It’s Halloween, and in tribute to this spookiest of holidays, I’ve made a list of the things that have most scared me in my 30 years.
Amorphous, man-eating blobs. During an ill-fated trip to Lincoln City the summer of my sixth year, my dad permitted me join him on the sofa to watch few scenes from “The Blob.” (In case it doesn’t ring a bell: think Steve McQueen bravely battling a giant red alien gooball that oozes its nasty way around Phoenxville, Pa., digesting everyone in its path.) Just as my displeased mother predicted, I was completely traumatized. I wouldn’t eat jelly for three years, no exaggeration. I loathed the nighttime and would spend hours staring at the wallpaper, just waiting for the goo to seep through. It took a good two or three years for those sci-fi visuals to fade from memory, and to this day, those Costco-sized jars of Smuckers still do bad things to my mind.
Bugs with wings. Over passing time, I’ve learned to concede the necessity of sharing the planet with gross things. And over several years logged in the tropics, I came to recognize that bugs, like slugs, amoebas and other life forms relegated to less glamorous life stations, do serve an important purpose, namely, eating other bugs. But there’s just something about a winged bug that completely unhinges me. When I lived in Mexico, I was terrorized by a family of flying roaches that made their home in the thatched roof of my apartment. (OK, hut.) The nasty creatures were so large I once momentarily mistook them for a swarm of hummingbirds. Back home in Oregon, the creatures are blessedly smaller in size, but a chill still passes over me whenever a fly lands on me or a moth flies out of my towel in the morning, which is relatively often.
Dolls’ eyes. Back in the early ‘80s, an urban legend circulated among my cousins about a China doll who came to life in the middle of the night. With a wicked chuckle and a blink of her shiny glass orbs, she crawled out of the toy box and did away with some poor 8-year-old girl’s family as she slept. Then, horror of horrors, one morning I picked up my favorite doll, J.J., to discover that one of her doll eyes had managed to flip itself completely upside down so the eyelashes were on the underside and the pupil stared creepily downward. The effect was terrifying. My mom still laughs when she tells the story of how I ran down the hall in a fit of hysteria, refusing even to touch the doll until she’d put one of those round bandages over the offending eye. But here’s the really spooky part – a few months later, during a trip out to the coast (yes, the coast again … It’s creepy here!) we passed by an old doll hospital. I shouted with joy, and my dad pulled over and escorted me into the crumbling building. The door was open and the lights were on, but it was eerily silent inside the store. The air seemed to buzz with some strange energy. We rang a bell and called out a few hellos, but finally gave up and left. A few months later, my dad heard on the radio that the owner of the doll hospital had been found dead of natural causes inside her shop. No one registered her absence for weeks – unless you count us. The only good part of that horrible experience was that J.J.’s wonky eye had begun to seem decidedly less terrible, and a few months later, I worked up the nerve to remove the bandage. To this day, one of her eyes sits upside down. I no longer mind. I know there are far worse potentialities out there.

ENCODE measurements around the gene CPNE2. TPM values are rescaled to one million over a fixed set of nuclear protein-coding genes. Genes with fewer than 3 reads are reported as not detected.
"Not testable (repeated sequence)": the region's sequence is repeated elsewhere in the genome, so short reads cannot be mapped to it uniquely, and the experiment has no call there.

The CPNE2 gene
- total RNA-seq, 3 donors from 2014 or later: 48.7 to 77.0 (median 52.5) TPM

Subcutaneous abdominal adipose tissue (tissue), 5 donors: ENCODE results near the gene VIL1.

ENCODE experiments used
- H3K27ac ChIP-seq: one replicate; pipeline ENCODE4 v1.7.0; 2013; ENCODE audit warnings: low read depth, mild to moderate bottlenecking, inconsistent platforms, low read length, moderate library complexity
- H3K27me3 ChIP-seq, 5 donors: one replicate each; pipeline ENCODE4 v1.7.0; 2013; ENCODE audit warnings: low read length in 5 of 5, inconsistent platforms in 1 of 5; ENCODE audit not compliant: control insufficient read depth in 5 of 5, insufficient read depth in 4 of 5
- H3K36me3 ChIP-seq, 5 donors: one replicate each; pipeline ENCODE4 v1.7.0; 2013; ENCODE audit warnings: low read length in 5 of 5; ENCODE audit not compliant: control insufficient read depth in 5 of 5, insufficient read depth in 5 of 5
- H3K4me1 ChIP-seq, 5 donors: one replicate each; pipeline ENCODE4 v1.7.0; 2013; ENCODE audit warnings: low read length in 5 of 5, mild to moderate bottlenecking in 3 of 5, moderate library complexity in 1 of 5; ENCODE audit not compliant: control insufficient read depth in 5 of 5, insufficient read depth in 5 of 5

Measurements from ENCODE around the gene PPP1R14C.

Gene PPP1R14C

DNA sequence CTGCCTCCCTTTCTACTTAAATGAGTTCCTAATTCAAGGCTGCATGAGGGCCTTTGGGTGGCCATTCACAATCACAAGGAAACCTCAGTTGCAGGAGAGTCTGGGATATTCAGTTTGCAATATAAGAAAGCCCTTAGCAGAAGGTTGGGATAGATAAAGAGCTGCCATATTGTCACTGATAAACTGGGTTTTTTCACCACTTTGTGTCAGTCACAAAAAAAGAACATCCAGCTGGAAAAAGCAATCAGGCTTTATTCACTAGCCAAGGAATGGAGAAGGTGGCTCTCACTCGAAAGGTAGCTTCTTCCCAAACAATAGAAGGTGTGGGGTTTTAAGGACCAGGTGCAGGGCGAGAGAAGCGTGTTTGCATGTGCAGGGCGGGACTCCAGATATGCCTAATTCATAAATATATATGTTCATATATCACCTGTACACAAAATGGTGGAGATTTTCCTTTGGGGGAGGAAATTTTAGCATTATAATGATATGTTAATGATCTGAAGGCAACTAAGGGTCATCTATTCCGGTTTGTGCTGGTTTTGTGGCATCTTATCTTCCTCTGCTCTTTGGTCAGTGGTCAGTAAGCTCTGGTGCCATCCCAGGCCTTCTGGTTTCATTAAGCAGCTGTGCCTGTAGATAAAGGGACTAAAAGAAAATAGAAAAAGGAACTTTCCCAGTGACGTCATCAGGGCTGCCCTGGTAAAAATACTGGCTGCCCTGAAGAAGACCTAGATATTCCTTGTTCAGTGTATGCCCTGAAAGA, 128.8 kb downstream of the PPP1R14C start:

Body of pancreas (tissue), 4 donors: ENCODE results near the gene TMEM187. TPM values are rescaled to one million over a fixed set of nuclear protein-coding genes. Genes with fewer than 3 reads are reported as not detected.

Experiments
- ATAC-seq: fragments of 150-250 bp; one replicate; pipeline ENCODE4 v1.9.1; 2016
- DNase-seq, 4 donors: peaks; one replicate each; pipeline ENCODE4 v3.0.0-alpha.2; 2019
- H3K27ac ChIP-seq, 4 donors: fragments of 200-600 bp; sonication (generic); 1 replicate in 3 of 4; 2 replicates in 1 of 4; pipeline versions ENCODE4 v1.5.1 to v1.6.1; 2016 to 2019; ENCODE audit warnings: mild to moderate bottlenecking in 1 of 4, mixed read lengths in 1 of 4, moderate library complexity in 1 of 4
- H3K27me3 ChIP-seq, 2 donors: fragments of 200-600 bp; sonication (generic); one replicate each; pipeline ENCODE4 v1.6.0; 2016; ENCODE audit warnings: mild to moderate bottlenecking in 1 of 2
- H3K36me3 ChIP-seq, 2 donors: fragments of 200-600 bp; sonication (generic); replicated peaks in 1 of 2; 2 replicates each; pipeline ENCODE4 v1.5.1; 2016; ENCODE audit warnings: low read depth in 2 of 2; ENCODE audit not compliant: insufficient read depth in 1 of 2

Which brings us to Halloween. What possible purpose does it serve? Why take all our deepest-rooted childhood fears – monsters, creepy-crawlies, the horrific transmogrification of those we love most – and cast them into the light? I think it’s like this: when you’re a kid, there’s nothing more terrifying than the premise of some nasty, hungry thing slithering out from under the bed. When you grow up, you get to take your pick from a laundry list of infinitely more nebulous and awful possibilities: bioterrorism, eco-terrorism, nuclear terrorism. Car and plane crashes. Alien probes. And at a certain point, perhaps, there’s little left to do but take refuge in the memory of a time when our greatest fears were simple, finite things. What could be more pleasantly relieving than discovering that the axe-murdering clown at your door is merely the pimply teenager from down the street, or that the ghost floating up your walk is after nothing more insidious that a few hunks of chocolate?
Nothing to fear but fear itself? Yeah, right! Happy Halloween nonetheless.